The double digit fallacy
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Maintaining growth at current levels is the challenge
The 12th Plan, recently approved by the National Development Council, targets a growth rate of 8 per cent for the plan period, that is 2012-13 to 2016-17. This was a lower figure than the 8.2 per cent average proposed earlier in the year and a sharp downward revision from the 9.5 per cent proposed in the approach paper to the 12th Plan. With the growth rate likely to be 5.5 per cent in 2012-13 and an optimistic 6.5 per cent in 2013-14, this would require an average growth rate of over 9 per cent in the last three years of the plan. Despite this, experts have criticised the Planning Commission for not targeting double-digit growth. Claude Smadja, a prominent observer of global growth, concluded that "with some effective reformist actions... India will bring the 'Hindu growth rate' to what should be 9 or 10 per cent a year".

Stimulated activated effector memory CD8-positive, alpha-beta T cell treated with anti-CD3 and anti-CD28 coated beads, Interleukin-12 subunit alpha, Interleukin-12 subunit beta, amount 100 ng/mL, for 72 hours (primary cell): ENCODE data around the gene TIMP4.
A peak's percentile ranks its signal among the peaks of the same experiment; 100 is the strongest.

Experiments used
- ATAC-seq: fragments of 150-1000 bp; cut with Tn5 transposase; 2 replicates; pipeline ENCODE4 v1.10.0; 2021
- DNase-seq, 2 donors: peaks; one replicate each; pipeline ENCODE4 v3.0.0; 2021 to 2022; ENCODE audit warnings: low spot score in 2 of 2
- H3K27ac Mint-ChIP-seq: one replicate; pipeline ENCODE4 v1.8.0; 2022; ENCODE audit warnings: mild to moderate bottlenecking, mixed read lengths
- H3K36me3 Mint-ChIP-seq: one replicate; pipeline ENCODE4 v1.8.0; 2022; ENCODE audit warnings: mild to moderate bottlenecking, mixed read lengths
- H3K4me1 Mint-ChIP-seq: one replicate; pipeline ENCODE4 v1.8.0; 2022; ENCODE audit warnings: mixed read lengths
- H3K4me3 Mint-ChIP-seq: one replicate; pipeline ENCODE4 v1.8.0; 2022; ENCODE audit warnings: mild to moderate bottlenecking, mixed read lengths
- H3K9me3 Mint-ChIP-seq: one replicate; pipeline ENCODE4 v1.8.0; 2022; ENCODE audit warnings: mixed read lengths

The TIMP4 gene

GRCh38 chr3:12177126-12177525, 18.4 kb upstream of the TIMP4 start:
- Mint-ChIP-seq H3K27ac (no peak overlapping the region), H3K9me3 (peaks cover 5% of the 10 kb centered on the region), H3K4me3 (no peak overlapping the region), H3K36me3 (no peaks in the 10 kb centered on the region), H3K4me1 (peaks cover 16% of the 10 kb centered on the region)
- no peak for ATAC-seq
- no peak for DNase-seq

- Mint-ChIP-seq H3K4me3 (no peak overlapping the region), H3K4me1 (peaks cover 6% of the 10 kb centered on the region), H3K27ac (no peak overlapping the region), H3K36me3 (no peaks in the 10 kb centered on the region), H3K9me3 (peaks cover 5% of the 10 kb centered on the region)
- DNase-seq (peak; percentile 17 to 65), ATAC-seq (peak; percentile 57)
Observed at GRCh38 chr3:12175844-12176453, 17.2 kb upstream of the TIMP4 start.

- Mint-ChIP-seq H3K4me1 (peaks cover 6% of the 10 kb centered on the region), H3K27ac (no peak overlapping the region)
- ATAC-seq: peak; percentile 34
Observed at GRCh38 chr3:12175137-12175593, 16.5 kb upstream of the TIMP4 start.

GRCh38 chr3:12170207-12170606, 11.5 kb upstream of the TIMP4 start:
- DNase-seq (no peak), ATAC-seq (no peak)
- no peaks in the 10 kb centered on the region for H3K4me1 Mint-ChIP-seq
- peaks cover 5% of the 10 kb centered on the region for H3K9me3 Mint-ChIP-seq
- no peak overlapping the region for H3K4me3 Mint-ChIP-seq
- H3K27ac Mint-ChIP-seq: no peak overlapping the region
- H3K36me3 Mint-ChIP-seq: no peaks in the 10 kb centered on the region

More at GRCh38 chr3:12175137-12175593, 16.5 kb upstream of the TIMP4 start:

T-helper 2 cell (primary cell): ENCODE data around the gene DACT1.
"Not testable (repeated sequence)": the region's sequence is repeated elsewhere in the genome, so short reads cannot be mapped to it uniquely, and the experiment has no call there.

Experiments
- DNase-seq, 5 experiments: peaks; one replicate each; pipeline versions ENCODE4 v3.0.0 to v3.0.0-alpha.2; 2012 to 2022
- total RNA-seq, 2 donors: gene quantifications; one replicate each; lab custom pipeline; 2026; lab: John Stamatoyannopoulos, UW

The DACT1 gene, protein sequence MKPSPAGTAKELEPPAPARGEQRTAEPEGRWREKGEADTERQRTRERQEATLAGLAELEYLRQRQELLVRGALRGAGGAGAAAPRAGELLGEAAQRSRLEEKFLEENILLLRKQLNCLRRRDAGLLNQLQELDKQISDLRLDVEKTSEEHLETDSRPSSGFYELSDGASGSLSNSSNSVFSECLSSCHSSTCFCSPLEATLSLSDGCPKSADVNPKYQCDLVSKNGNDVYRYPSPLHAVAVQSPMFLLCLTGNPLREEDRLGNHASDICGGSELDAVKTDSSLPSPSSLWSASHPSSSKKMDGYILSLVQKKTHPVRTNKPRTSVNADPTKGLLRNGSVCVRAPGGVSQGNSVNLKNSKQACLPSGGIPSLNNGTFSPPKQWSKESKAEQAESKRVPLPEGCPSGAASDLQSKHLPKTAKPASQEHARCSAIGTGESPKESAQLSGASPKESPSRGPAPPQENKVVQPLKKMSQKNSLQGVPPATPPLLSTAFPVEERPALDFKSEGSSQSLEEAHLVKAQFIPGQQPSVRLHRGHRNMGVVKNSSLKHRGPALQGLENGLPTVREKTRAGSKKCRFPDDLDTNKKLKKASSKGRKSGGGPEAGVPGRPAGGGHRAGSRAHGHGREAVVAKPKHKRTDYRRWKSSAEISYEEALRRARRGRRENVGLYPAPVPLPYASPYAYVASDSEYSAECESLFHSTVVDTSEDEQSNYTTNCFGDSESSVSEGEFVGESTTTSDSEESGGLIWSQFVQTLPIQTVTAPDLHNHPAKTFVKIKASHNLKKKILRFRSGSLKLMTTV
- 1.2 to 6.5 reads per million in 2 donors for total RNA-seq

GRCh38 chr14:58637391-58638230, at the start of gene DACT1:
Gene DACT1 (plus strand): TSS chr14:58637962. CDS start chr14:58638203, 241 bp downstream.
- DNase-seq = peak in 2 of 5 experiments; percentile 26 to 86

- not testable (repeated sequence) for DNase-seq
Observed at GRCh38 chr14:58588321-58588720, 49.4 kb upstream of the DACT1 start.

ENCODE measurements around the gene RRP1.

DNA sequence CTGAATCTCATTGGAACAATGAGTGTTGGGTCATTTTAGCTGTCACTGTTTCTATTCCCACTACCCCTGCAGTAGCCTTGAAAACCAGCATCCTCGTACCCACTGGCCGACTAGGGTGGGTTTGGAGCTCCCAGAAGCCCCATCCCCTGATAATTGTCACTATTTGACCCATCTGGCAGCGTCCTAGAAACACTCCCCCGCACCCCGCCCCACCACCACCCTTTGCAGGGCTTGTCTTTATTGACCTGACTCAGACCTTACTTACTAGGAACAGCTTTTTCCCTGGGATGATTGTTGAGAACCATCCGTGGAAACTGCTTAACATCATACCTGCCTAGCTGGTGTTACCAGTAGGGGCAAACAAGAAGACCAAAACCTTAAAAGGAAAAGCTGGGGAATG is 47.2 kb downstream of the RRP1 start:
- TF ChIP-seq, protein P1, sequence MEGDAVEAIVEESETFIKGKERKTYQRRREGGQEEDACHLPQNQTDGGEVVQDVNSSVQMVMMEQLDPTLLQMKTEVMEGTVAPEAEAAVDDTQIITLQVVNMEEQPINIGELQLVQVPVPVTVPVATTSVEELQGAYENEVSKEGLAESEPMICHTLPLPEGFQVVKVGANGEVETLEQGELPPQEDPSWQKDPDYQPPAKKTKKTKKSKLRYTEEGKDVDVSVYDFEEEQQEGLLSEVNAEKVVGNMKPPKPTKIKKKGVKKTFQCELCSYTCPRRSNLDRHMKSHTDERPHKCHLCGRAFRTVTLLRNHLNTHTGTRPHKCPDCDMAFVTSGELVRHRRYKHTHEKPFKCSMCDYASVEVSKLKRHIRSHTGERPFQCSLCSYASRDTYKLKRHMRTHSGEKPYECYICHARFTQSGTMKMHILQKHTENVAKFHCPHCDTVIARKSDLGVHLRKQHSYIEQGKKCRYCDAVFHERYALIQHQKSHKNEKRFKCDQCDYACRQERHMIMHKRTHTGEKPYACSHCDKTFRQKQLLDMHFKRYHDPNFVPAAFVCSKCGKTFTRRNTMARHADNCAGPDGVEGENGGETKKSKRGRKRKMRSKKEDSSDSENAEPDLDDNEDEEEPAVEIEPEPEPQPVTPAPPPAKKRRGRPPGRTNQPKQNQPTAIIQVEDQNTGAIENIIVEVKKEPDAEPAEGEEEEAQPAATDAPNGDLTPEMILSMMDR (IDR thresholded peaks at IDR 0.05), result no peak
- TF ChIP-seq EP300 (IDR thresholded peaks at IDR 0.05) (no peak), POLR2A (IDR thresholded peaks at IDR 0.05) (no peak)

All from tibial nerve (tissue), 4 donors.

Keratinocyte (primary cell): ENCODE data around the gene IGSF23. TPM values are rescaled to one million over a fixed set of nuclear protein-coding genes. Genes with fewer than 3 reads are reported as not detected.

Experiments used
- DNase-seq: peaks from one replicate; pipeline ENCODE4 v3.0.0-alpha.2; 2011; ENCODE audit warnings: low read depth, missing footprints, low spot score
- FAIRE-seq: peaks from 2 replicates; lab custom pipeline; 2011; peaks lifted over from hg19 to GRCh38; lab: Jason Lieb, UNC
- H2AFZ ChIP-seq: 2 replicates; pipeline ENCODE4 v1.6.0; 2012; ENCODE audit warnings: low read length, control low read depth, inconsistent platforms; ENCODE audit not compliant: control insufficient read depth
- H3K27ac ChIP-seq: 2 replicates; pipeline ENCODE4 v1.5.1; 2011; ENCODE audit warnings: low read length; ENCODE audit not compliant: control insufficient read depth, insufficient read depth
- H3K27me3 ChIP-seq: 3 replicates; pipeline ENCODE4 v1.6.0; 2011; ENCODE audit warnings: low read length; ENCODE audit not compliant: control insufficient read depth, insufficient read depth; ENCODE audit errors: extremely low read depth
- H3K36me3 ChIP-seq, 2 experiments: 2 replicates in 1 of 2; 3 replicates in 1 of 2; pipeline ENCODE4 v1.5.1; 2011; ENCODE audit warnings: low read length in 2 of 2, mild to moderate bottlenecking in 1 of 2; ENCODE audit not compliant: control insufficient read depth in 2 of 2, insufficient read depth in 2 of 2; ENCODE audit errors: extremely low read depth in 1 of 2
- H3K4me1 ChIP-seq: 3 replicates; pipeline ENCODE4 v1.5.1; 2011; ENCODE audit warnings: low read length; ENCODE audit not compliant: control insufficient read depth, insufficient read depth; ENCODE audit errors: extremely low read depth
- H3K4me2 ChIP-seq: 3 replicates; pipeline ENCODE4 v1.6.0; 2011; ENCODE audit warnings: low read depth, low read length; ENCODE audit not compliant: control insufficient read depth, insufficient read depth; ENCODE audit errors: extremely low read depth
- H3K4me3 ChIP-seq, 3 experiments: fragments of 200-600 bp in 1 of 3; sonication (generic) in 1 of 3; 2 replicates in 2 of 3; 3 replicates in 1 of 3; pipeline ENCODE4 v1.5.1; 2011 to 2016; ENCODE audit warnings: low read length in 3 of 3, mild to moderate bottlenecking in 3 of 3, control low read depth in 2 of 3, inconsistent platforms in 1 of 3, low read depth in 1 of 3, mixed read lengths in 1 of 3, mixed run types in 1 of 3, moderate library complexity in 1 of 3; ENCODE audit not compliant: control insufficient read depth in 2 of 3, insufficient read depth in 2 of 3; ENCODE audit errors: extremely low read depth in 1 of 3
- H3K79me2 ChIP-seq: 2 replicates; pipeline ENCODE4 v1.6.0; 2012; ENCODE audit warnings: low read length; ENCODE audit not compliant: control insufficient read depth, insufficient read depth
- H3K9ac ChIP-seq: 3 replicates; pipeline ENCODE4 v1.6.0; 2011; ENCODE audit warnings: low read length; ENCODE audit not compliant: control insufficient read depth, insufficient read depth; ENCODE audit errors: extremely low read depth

To my mind, the most disturbing part of all this is not that the Planning Commission's forecast of a year ago turned out to be so wrong — it is in the elite company of the finance ministry, the Economic Advisory Council, the World Bank, the IMF and numerous international and domestic private forecasters. It is that too many influential people in India and abroad seem to believe that attaining an average growth rate of 9-10 per cent over 10 years is as easy as the ticking of policy suggestions on a power-point presentation. The history of economic growth conclusively demonstrates the falsity of this assumption. Having had the good fortune to study growth, one was in a position to oppose the adoption of unreasonably high growth targets (above 8.5 per cent) in both the 10th and the 11th Plans and to delicately warn in 2008-09 that the key issue for India was not how to raise economic growth from the existing 8-8.5 per cent to 9-10 per cent (on which analysts, businessmen, government and media seemed to be virtually unanimous), but how to sustain 8 to 8.5 per cent over the next two decades to become an upper-middle income country.